Clean cosmetics, crafted without chemical shortcuts and made with high-grade, natural ingredients are helpful for eczema. They’re powerfully moisturizing, and don’t skimp on the vitamins and essential fatty acids the skin needs for its repair. Choose products that are formulated to be gentle and helpful for eczema. Educate your child on the reasons why these products work well, and help them understand how big corporations will cut corners to make sales. By showing them the differences between true effectiveness and marketing, you can set them up for healthier skin for life.

Adult Eczema

Pressures of work, relationships, money, and society are constantly on our shoulders in adulthood. We talked about eczema triggers in another article recently. When you look at this list, it becomes apparent that a lot of the triggers for eczema flare-ups are things that inflict our mental state.

Eczema in adults looks just like it does as a teenager, except this time, we don’t always have a helpful parent to support us through these skin conditions. On the other hand, we may have the financial power to throw more solutions at the problem.

As an adult, it’s important to think long term and to consider the health of your skin not just today, but tomorrow, five years later, and ten years later. As we become more established, we want to consider allocating more of a budget to our skin care. Being more choosy about what you put on your body pays off. Using products that aren’t focused on covering up, but are focused on feeding our natural skin and helping it heal itself pays off many times over. If you’re a person who hasn’t historically spent much money on self-care, it might be time to rethink the approach. Buying premium, sustainably produced, high-efficacy products gives you the peace of mind that you’re getting skincare of real substance.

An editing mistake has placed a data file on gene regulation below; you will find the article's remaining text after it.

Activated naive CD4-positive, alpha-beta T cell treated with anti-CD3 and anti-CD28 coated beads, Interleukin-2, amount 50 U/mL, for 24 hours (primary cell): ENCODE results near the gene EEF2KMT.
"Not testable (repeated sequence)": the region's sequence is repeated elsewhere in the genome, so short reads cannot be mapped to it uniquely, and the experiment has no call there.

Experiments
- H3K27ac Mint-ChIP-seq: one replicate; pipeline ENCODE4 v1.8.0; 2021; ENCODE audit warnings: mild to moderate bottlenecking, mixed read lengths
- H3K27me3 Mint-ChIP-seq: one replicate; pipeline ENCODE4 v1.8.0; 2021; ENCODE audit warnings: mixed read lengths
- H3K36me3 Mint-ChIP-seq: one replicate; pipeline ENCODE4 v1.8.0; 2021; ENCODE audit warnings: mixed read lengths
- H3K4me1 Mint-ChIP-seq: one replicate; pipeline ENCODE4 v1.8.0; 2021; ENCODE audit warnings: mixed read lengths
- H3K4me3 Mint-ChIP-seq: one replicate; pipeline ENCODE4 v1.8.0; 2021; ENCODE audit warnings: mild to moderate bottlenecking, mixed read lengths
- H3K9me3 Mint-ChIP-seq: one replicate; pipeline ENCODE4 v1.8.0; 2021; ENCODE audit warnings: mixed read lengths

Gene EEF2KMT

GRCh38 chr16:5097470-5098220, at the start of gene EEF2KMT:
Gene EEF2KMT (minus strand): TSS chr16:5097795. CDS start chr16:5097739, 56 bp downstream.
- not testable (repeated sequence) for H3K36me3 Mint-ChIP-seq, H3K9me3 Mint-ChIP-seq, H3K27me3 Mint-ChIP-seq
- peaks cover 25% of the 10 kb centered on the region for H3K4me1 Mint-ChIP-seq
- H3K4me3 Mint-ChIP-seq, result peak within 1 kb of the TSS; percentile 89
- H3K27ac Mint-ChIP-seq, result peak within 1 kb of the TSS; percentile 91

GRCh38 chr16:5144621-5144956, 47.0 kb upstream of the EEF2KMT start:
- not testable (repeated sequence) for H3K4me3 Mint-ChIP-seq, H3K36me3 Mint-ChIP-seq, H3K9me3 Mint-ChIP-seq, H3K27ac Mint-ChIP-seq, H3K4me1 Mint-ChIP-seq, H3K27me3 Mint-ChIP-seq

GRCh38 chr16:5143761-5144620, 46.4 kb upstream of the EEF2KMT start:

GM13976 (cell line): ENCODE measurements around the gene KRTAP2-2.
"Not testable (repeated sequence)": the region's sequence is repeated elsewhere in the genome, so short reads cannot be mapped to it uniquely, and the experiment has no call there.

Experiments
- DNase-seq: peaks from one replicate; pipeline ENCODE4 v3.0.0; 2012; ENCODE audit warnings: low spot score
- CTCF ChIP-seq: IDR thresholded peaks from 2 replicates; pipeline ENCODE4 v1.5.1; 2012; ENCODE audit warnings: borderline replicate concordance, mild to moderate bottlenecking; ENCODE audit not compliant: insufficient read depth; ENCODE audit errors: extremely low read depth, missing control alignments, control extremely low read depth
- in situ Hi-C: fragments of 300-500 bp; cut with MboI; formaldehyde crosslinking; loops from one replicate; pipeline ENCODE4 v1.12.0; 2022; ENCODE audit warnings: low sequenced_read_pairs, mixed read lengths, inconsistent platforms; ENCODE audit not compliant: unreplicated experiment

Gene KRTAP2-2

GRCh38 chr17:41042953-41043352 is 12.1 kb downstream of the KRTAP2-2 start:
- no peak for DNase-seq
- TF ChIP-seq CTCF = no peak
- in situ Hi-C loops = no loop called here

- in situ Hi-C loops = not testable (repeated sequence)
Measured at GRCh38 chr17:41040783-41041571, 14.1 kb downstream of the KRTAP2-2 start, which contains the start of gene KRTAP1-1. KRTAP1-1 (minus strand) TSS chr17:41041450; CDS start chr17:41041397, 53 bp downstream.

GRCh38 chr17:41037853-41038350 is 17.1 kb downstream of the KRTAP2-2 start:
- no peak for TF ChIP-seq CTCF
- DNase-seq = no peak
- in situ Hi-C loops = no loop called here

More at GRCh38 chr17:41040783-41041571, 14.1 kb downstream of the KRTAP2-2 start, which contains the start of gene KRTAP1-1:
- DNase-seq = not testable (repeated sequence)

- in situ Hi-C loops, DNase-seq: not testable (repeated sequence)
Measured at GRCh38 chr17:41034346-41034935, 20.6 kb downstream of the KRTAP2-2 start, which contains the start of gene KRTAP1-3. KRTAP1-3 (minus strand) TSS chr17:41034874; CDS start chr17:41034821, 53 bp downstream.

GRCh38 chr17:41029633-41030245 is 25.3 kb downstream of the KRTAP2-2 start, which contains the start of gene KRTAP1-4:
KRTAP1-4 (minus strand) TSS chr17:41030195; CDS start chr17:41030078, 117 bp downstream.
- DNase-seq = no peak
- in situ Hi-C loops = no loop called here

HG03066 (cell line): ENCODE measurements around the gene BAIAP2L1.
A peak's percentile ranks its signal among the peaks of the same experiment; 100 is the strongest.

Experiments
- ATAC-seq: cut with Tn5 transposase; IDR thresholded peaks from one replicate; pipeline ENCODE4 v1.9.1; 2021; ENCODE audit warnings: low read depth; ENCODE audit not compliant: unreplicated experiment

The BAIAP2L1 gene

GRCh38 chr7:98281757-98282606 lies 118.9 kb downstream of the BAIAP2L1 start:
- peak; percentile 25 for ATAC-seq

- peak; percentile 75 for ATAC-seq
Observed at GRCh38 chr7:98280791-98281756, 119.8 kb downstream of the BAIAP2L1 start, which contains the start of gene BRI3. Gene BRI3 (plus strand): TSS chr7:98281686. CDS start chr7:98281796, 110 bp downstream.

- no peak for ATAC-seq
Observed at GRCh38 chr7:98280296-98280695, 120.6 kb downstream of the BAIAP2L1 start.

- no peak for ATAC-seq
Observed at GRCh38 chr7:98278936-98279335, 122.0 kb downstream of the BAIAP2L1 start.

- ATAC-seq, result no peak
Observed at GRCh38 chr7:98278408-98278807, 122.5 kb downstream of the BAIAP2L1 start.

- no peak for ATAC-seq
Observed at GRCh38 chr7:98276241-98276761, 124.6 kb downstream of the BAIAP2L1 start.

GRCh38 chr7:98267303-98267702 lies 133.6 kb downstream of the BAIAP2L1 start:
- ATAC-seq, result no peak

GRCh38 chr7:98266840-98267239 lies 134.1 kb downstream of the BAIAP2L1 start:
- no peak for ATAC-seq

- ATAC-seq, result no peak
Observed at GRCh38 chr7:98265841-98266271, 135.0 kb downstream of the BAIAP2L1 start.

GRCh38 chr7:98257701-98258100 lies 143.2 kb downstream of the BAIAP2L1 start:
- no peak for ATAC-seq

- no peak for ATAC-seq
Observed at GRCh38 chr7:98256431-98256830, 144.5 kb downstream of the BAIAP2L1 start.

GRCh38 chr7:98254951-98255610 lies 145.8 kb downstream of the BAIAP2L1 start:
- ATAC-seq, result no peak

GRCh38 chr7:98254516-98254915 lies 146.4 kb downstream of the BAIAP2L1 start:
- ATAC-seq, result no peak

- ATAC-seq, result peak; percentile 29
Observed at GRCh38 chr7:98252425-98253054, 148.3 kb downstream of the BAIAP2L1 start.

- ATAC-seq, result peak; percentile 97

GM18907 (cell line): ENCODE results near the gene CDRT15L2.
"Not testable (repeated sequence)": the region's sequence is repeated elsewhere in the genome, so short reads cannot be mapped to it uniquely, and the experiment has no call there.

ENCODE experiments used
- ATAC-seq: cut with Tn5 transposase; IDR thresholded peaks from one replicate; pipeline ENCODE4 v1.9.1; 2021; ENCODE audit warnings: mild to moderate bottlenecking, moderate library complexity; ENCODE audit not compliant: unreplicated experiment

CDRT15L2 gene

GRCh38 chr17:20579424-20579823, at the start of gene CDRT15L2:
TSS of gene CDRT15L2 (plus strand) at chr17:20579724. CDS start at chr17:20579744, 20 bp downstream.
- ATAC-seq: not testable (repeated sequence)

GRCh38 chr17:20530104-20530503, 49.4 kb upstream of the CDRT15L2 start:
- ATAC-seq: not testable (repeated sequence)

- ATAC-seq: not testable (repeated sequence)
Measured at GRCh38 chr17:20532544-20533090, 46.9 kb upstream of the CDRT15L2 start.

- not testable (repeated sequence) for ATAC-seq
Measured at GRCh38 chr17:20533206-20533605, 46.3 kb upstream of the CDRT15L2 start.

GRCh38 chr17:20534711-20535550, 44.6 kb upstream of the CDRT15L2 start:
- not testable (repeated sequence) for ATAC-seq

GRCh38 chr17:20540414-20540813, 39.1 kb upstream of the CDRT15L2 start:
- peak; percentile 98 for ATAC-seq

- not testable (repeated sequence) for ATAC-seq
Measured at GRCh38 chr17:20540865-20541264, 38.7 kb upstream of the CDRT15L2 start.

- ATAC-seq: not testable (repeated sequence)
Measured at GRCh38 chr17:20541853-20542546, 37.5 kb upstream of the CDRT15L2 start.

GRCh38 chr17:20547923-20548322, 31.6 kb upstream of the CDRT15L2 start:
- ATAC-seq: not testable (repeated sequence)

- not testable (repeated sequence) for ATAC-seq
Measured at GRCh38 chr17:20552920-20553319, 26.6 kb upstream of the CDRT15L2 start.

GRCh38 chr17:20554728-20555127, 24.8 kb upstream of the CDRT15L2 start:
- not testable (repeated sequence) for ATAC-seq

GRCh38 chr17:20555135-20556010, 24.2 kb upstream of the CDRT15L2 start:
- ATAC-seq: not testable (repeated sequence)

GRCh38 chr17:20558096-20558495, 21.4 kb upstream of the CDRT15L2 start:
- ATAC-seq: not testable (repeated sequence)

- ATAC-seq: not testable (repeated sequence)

Eczema Arising as a Secondary Condition

Sometimes, after bodily or mental trauma, eczema can arise. A non-exhaustive list of potential conditions includes burns, pregnancy, C-section deliveries, surgeries, periods of emotional trauma, and irritable bowel syndrome (IBS). Along with everything else that’s going on, eczema as a secondary condition can push you to your limit.

When the cause is identifiable, it’s often easy to downplay the appearance of eczema and focus on the other condition that preceded it. For example, some people develop irritable bowel syndrome after too much antibiotic consumption damages the gut microbiome. Because of the gut-skin axis, the skin also expresses the consequences of an imbalanced microbial population. Remember to also address eczema to the degree that you can. By addressing both the cause and the symptoms, you can reduce your stress and prevent further tertiary developments.


8 Tips for Parents of Teens with Eczema. (2022, April 11). Healthline. Retrieved August 30, 2022, from

How Age Affects Eczema - Skin Health. (2019, July 3). Verywell Health. Retrieved August 30, 2022, from

How to treat baby eczema. (n.d.). Mayo Clinic. Retrieved August 30, 2022, from